In recent years, in-depth investigations have led to accusations of toxic and sexist work environments at several major game studios. Riot Games and Ubisoft are both currently tangled up in sexual harassment lawsuits, and Activision is now joining them. Following a 2-year long investigation, the California Department of Fair Employment and Housing is suing Activision-Blizzard for numerous alleged violations, including sex-based pay discrimination.
California sues Activision
The California Department of Fair Employment and Housing is seeking an injunction that will force compliance with workplace protections. They are also seeking to rectify unpaid wages as well as secure pay adjustments, back pay, and lost wages and benefits for female employees.
The causes of action include sex-based employment discrimination, retaliatory behavior against female employees, failure to prevent discrimination and harassment, and unequal pay.
Harassment and discrimination allegations
The California department’s investigation concluded that Activision has a “pervasive frat boy workplace culture” where sexism and discrimination run rampant. Their lawsuit alleges that male employees working on World of Warcraft at Blizzard regularly drink at work, hit on their female co-workers, make demeaning comments, and joke about rape.
They also cite a female employee who was given lower pay than her male colleagues and passed over for a promotion despite being the most qualified. Their investigation found that she was highly rated in her performance reviews, generated significantly more revenue in her marketing campaigns, and ran almost twice as many marketing campaigns. Despite this, she was left out of regular meetings with the Vice President and not offered opportunities for advancement.
Other female employees were found to have been passed over for male co-workers with less experience and qualifications. This includes women who say they lost work opportunities because their supervisors feared they may become pregnant, as well as women who were criticized for leaving to pick up their children from daycare. Other women said they were kicked out of lactation rooms so male colleagues could use them for meetings. Several African-American women also left the company after they claimed they were subjected to excessive levels of scrutiny and micromanagement that none of their white co-workers faced.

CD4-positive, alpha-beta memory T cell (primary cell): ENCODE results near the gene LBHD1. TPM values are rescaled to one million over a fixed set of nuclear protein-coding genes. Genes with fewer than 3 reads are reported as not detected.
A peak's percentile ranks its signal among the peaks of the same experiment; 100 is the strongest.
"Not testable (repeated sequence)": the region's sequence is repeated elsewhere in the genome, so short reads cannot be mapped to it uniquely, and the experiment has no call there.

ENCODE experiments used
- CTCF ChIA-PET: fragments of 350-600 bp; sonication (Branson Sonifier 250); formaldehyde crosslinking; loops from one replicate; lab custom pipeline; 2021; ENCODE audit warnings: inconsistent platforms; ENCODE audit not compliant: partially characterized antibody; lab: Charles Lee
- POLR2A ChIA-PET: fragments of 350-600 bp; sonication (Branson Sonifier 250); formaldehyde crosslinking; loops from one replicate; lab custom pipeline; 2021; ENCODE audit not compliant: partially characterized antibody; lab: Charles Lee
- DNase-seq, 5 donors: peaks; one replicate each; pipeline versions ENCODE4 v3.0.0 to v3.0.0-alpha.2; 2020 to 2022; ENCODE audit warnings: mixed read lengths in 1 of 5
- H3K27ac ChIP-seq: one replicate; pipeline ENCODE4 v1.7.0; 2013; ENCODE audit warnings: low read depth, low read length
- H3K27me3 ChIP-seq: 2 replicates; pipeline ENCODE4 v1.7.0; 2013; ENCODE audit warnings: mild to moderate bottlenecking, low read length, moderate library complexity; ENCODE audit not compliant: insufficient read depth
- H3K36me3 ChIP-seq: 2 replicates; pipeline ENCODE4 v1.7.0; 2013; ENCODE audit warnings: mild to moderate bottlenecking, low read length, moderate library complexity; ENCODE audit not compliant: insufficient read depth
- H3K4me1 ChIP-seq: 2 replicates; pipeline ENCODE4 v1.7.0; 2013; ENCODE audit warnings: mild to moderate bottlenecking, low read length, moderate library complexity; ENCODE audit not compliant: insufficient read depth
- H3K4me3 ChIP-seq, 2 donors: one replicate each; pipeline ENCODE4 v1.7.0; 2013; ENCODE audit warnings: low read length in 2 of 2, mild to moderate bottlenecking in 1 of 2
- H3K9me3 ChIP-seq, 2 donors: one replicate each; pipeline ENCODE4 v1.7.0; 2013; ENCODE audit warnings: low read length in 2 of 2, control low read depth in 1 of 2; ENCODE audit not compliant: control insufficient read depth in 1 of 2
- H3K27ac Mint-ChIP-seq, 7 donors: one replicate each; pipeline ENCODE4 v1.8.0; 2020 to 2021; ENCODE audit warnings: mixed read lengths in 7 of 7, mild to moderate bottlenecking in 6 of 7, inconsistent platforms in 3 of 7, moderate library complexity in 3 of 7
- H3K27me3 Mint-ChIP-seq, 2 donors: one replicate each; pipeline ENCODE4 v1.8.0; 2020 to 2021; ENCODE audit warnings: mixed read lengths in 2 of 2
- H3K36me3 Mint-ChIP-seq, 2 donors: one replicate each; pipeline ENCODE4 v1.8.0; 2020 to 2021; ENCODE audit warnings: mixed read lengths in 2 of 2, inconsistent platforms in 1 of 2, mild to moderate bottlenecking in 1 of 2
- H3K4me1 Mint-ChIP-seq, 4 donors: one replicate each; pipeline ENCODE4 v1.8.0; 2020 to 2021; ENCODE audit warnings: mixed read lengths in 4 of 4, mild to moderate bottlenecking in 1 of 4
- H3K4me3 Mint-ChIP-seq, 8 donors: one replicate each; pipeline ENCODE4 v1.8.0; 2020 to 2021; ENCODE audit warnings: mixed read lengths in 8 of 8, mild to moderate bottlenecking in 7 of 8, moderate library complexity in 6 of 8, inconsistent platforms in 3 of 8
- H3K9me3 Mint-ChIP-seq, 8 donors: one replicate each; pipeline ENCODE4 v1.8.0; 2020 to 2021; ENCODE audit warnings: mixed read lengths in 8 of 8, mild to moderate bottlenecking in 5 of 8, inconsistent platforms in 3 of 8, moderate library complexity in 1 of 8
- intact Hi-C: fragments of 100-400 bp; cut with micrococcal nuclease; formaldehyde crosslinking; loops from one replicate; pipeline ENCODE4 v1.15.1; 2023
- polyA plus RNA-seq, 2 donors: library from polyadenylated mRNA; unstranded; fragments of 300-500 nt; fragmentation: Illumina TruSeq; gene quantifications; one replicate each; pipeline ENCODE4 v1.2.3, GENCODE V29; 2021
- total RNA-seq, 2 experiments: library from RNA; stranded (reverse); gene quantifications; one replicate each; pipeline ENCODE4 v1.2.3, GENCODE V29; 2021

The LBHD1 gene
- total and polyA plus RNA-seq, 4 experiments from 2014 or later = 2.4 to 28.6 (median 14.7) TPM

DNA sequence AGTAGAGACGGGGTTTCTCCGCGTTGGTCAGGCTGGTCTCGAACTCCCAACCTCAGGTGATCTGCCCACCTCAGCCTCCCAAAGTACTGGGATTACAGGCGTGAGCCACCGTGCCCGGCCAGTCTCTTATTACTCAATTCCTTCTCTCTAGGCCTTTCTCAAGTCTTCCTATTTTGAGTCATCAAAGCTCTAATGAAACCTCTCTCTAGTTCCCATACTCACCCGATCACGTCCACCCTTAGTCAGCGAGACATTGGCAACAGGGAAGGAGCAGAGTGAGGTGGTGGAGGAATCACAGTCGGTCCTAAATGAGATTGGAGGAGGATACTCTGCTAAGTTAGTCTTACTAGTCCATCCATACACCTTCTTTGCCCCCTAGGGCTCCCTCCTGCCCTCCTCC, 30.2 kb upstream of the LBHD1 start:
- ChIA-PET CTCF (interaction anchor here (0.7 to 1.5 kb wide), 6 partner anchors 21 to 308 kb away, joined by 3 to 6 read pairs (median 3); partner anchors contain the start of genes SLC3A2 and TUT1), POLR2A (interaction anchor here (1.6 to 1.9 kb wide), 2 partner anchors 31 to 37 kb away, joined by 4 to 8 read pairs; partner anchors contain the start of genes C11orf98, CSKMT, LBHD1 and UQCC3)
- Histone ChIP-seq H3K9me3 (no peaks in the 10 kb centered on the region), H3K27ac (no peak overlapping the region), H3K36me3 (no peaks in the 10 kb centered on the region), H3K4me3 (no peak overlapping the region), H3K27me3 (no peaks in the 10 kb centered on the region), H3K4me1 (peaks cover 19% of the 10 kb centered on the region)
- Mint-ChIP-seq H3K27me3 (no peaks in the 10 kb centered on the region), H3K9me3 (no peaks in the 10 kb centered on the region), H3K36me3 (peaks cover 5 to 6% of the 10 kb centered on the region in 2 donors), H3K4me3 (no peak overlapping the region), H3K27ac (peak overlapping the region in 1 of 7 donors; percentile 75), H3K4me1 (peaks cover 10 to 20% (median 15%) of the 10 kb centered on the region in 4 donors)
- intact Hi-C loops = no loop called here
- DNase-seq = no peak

Alex Afrasiabi, now an ex-employee, was specifically named in the sexual harassment allegations and pointed to as an example of management ignoring the problem. While serving as Senior Creative Director of World of Warcraft, he allegedly tried to kiss female employees, asked them to marry him, and put his arms around them. When Blizzard took no serious action to stop this behavior, he allegedly went on to grope a woman.
The most disturbing accusation by far involves a female employee who took her own life. This tragic event occurred during a company trip with a male supervisor, and the two had been in a sexual relationship. The suit alleges that she faced extreme sexual harassment at work, including co-workers passing around naked pictures of her at a company holiday party. You can read the lawsuit for yourself by clicking here.
Activision denies the allegations
An Activision-Blizzard spokesperson has reached out to Jason Schreier of Bloomberg to issue a response. The spokesperson’s statement calls the allegations “distorted, and in many cases false, descriptions of Blizzard’s past.” Activision accuses the California Department of Fair Employment and Housing of acting in bad faith and rushing to file an inaccurate complaint. They further state that the department represents “irresponsible behavior from unaccountable State bureaucrats that are driving many of the State’s best businesses out of California.” You can read their full statement here.
In response, Schreier states that he has personally heard “several stories about sexism and sexual misconduct at Blizzard” and intends to report on the subject further.
Update: Stephanie Krutsick, a former Blizzard producer has corroborated some of the allegations against Alex Afrasiabi. Krutsick claims Afrasiabi harassed her at Blizzcon 2013, and that she remained silent in public until she left the company because she feared retaliation. Without getting into specifics, she goes on to say that she experienced some of the other situations described in the lawsuit as well. She continued to say that many wonderful people work at Blizzard, but there’s been a lack of accountability in the past.